Saturday, September 1, 2012

the clearing at the end of the path is in sight.

NOTE: All good things must come to an end, and that includes this blog. After eighteen years and nearly three thousand reviews, I'm currently winding down TOTDA so I can move on to other things. This will be a controlled shutdown -- since there may be packages in the mail already, I will still accept and review anything that arrives in the mailbox through the end of September, and I intend to spend the next month or two reviewing everything that's already here. Anything that arrives after the end of September, however, won't get reviewed. The blog and its archives will still continue to exist, but will no longer be updated once all the existing reviews in progress are finished.

The reasons for the shutdown are many, but the main one is the simplest: after so many years and so many reviews, I am burned out. Rather than continuing the blog just to receive free goodies while churning out increasingly mediocre / jaded reviews, I would prefer to quit while I'm ahead. I'll miss the joy of discovering new, exciting obscurities, but I won't miss the enormous amount of time constant reviewing takes from my band and my personal life.

In the meantime, the reviews continue to roll on….

Altered States of the United Snakes -- PAGAN TIGER SWING BAND lp  [Lost Treasures of the Underworld]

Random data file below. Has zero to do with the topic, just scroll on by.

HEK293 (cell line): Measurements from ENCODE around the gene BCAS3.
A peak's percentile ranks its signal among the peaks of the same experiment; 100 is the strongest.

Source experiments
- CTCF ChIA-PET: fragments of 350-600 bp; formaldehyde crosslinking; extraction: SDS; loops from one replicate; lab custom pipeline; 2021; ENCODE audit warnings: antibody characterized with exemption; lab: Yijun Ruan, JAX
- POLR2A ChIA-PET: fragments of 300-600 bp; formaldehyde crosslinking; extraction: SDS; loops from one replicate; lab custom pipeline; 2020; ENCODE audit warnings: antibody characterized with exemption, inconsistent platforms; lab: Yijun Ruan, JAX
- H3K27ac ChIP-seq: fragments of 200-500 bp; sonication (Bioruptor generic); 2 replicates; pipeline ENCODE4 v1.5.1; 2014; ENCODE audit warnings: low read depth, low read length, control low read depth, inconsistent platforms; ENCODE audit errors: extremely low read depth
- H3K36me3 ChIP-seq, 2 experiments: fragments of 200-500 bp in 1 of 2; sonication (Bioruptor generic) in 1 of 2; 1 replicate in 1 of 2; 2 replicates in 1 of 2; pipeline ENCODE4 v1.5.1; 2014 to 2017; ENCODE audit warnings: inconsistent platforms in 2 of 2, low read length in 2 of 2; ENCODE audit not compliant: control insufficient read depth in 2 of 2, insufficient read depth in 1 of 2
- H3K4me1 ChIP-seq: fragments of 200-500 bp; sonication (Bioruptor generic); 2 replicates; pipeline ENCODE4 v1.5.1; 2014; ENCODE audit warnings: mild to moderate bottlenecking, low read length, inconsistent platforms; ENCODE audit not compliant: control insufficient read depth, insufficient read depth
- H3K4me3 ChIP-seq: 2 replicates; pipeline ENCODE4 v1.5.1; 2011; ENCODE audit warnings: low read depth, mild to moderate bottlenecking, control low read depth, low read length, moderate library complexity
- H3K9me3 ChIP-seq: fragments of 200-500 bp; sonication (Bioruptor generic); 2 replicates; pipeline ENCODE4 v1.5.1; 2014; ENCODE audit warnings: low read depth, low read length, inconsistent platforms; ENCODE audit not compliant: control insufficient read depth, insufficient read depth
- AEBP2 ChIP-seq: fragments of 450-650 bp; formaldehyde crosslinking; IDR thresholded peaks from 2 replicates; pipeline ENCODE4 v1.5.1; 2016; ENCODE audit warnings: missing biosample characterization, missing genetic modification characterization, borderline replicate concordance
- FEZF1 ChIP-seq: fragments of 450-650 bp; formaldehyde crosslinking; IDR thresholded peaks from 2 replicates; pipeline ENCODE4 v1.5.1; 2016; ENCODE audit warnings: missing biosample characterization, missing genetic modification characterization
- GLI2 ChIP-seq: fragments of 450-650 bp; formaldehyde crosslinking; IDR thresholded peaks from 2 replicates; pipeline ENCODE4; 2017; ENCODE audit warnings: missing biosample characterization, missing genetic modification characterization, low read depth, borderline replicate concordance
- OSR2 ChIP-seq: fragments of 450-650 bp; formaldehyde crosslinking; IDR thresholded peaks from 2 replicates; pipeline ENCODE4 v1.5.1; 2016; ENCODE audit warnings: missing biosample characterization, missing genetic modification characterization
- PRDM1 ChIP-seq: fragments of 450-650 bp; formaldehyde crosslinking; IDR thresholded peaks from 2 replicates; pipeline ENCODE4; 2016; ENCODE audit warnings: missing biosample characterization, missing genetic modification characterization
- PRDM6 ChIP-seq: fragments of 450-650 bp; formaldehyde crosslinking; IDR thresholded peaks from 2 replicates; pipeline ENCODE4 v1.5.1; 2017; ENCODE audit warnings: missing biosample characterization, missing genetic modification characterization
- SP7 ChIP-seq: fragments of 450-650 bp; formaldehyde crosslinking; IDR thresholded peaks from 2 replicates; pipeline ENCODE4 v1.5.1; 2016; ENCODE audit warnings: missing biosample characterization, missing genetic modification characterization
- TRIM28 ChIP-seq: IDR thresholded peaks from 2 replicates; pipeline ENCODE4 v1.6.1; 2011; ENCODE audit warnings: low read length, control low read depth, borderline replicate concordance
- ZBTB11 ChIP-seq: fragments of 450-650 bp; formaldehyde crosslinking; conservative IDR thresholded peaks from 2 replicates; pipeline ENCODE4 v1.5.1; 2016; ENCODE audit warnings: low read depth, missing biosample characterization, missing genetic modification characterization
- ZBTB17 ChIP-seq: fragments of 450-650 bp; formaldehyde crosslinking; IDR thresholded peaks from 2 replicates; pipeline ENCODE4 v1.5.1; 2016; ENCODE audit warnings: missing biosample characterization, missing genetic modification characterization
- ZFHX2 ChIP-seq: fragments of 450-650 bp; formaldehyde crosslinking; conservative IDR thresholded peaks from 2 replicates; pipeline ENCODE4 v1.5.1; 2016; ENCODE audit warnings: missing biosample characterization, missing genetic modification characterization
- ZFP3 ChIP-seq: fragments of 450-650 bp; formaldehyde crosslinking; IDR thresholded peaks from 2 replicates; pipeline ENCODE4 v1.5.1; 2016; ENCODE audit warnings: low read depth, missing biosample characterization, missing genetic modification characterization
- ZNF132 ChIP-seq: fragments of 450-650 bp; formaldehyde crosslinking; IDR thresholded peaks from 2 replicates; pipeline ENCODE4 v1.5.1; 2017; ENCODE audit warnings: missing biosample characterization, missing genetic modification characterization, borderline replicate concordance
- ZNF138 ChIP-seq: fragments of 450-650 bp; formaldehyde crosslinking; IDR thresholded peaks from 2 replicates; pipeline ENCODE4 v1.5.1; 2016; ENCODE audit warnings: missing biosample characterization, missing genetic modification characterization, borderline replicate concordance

Man, this is a confusing record. Because it was recorded at Columbus Discount Recordings, I thought it was on that label -- but no, it's actually on another label entirely, something that's not made terribly clear by the album's deliberately mystifying packaging and liner notes. It certainly sounds like it could be a CDR release; it's all about the lo-fi, mind-melting psychedelic garage rock experience. Just to make things more confusing, there are apparently a couple of unlisted songs (meaning, the scribbled titles on the jacket are not terribly helpful), and the songs themselves are deeply mysterious, sounding something like the product of members of an obscure religious cult jamming in the temple basement. Half the time the treble-heavy guitar sounds like a piano fed through miles of reverb, and while the bass and drums provide a regular (if sometimes ramshackle) rhythm section, the addition of "oscillating feedback" adds a spaced-out layer of sound that makes it all the more otherworldly. Even more intriguing is how the guitar and oscillator tones frequently mimic the sound of a demented gospel choir -- or maybe those really are vocals buried in the background and drenched in so much echo that they're indecipherable; certainly the liner notes appear to include lyrics, although they're written out in such a primitive form of hen-scratching that it's hard to tell. (There are clearly discernible vocals on a couple of songs, but that doesn't mean there aren't hidden ones elsewhere; this is definitely a band that likes to play it close to the vest.) I can't decide if they were high on drugs or Jesus when they made this, but either way, it's a pretty surreal listening experience, and definitely one that's probably best appreciated while under the influence. The vinyl is limited to 300 copies (100 on black vinyl, 100 on white, and 100 in fluorescent swirl), housed in hand-drawn / silk-screened jackets repurposed from old record jackets scavenged from the Used Kids Records free bin.